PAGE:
BOSTON – The wreck of the steamship Portland, located off the coast of Massachusetts, has been added to the National Register of Historic Places.
The registry is the nation’s list of places worthy of preservation.
The wreck was found in the Stellwagen Bank National Marine Sanctuary and already is protected under federal law. Sanctuary superintendent Craig MacDonald said Thursday that the new designation could mean additional future protections and attract more research dollars by raising the wreck’s profile.
The Portland sank in a vicious storm in November 1898 after its captain ignored ominous weather forecasts and set out on the 100-mile trip between Boston and Portland, Maine. The boat is believed to have tried to turn around about 14 miles off Gloucester before it was lost. The wreck killed 192 people and remains the worst maritime disaster in New England’s history.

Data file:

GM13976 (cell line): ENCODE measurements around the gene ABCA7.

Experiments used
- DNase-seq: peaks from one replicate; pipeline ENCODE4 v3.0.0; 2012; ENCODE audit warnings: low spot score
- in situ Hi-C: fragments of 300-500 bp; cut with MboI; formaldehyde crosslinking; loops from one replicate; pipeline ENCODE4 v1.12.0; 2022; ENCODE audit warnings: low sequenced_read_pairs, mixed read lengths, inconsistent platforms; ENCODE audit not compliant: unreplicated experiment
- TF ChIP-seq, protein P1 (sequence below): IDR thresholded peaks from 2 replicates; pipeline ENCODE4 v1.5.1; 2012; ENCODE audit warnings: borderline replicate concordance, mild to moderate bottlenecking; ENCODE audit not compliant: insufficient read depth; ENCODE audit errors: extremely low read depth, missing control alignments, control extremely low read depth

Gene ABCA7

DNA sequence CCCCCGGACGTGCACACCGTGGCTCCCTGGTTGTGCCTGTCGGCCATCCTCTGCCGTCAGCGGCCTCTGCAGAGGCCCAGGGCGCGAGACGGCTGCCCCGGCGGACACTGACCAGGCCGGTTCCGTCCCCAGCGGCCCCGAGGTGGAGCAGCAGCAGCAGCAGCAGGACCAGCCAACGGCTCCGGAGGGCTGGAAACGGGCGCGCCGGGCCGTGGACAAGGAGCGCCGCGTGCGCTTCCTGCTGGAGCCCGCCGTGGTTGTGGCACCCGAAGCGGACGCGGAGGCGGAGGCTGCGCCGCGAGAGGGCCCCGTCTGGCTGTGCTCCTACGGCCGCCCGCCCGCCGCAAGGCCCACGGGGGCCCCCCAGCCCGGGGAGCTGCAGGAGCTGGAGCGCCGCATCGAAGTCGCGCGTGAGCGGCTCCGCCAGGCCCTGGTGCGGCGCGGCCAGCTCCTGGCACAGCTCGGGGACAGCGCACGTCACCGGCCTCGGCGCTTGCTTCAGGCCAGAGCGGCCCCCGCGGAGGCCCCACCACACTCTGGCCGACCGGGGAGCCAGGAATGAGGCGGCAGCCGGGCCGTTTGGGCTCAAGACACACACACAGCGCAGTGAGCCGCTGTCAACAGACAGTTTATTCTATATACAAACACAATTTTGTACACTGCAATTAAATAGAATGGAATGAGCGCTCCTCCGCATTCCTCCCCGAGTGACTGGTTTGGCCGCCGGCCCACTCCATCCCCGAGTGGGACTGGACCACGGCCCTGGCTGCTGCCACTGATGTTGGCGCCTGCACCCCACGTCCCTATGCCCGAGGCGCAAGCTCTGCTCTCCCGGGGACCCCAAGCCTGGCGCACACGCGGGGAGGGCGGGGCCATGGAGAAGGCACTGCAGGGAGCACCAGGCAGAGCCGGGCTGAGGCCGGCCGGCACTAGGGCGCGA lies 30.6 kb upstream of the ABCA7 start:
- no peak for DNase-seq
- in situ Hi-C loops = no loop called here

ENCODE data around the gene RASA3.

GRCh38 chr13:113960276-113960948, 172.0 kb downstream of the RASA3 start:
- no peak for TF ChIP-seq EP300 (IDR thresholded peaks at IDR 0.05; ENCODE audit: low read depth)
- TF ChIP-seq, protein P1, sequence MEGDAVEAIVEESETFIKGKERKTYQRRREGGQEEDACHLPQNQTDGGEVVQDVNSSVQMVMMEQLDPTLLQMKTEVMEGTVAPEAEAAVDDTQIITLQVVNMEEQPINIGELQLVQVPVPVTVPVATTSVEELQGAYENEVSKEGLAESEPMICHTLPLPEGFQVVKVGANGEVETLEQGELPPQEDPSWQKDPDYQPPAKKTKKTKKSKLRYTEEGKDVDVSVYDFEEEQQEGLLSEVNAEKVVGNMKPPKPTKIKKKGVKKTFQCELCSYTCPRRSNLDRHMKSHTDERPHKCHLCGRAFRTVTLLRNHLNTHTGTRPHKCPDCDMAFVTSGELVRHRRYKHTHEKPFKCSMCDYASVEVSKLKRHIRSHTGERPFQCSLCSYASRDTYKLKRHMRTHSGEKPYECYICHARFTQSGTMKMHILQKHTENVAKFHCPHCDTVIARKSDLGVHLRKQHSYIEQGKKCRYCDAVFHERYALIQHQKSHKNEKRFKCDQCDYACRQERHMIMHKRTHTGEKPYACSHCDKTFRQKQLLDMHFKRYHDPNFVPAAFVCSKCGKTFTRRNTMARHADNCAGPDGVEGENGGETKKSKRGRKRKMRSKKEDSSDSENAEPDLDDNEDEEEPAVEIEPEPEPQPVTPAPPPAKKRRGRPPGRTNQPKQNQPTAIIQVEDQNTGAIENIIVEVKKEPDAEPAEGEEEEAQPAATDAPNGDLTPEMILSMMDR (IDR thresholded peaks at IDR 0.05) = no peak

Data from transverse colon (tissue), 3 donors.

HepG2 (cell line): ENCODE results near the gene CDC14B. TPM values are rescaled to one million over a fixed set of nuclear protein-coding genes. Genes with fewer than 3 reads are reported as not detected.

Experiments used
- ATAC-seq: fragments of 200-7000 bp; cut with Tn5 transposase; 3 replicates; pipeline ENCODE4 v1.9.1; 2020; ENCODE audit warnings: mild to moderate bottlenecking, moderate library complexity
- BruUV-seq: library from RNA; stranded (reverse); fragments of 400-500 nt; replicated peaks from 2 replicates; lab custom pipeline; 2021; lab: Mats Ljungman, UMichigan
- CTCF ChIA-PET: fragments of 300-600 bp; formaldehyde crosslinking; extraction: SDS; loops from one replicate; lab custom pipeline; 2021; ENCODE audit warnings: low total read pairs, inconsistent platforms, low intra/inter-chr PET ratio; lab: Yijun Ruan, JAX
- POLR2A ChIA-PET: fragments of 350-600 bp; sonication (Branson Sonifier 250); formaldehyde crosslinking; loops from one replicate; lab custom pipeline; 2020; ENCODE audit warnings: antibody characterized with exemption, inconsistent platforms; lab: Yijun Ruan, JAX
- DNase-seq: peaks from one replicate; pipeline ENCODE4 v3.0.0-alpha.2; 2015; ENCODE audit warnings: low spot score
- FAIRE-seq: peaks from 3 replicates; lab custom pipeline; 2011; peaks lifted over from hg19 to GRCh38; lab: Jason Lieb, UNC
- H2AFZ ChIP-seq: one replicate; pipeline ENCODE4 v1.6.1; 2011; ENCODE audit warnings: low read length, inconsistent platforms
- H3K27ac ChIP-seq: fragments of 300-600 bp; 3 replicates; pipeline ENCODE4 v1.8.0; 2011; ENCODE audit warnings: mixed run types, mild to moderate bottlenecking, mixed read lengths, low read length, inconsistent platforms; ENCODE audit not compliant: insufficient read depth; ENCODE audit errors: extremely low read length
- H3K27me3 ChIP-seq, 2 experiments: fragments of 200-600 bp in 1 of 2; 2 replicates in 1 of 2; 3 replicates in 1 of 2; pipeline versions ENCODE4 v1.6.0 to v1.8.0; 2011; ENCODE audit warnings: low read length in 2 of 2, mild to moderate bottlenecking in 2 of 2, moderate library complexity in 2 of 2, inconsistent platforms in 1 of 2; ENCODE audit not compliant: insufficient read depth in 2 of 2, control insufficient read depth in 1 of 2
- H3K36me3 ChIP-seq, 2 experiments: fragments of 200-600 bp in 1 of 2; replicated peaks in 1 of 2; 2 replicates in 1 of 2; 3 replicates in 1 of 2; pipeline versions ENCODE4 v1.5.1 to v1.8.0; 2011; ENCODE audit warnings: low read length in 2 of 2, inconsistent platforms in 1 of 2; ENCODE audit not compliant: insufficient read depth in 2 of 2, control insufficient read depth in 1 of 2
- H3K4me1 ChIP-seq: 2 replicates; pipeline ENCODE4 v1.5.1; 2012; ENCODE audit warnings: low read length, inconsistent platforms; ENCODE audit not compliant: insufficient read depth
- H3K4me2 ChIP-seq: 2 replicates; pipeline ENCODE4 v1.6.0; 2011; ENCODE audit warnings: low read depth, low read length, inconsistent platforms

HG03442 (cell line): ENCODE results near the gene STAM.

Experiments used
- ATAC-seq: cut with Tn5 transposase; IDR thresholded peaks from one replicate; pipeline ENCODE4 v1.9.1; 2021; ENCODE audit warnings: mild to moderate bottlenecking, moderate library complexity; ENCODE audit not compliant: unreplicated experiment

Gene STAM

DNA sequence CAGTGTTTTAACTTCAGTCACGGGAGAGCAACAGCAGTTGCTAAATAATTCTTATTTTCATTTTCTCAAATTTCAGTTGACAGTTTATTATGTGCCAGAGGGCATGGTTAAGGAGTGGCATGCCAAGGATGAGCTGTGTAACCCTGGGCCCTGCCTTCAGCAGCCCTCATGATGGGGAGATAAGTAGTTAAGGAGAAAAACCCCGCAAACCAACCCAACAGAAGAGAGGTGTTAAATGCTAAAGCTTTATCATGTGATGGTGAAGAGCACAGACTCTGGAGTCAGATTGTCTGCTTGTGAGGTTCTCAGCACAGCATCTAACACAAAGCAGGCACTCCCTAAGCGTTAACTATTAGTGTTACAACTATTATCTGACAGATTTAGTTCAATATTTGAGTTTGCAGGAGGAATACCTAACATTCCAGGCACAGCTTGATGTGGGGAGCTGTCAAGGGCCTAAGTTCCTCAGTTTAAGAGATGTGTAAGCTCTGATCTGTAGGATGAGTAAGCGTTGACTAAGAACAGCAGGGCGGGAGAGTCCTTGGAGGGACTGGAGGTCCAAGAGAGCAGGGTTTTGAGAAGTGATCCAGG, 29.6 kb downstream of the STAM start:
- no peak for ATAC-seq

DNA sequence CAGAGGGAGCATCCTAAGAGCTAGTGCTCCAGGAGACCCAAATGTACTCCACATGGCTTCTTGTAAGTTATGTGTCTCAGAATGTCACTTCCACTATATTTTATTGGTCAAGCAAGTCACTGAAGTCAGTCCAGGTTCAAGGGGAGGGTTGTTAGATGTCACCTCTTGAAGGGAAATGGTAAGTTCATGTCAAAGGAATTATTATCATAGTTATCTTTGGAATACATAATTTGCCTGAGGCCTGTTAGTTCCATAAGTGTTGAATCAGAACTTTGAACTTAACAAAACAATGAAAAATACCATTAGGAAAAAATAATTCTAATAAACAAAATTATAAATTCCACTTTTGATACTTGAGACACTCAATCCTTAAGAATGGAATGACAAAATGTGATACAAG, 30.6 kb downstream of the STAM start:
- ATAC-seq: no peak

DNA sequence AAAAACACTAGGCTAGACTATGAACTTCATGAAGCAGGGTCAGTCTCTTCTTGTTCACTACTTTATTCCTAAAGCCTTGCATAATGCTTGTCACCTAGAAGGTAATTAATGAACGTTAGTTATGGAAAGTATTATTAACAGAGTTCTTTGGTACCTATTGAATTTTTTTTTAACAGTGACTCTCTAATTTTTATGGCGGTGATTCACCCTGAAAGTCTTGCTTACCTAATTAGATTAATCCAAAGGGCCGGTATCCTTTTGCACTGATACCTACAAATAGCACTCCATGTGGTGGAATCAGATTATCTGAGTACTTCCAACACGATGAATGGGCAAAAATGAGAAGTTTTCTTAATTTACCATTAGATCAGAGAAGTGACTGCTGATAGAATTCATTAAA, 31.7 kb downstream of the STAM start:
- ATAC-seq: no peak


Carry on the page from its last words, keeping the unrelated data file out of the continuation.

The Portland was found in August 2002, but researchers won’t reveal its exact location for fear of scavengers.
It’s the first shipwreck from the Stellwagen Bank sanctuary to be included on the register.
In order to qualify for the register, the Portland wreck had to meet three standards: It had to be associated with an event that contributed significantly to history; it had to have distinctive construction; its archaeological remains had to yield, or be likely to yield, significant historical information.
Since 2002, researchers at the National Oceanic and Atmospheric Administration have visited the wreck annually and used underwater robots to study its condition. NOAA officials say the wreck of the paddlewheel steamship is well-preserved, and they expect further study to yield information about its passengers, crew and why it sank.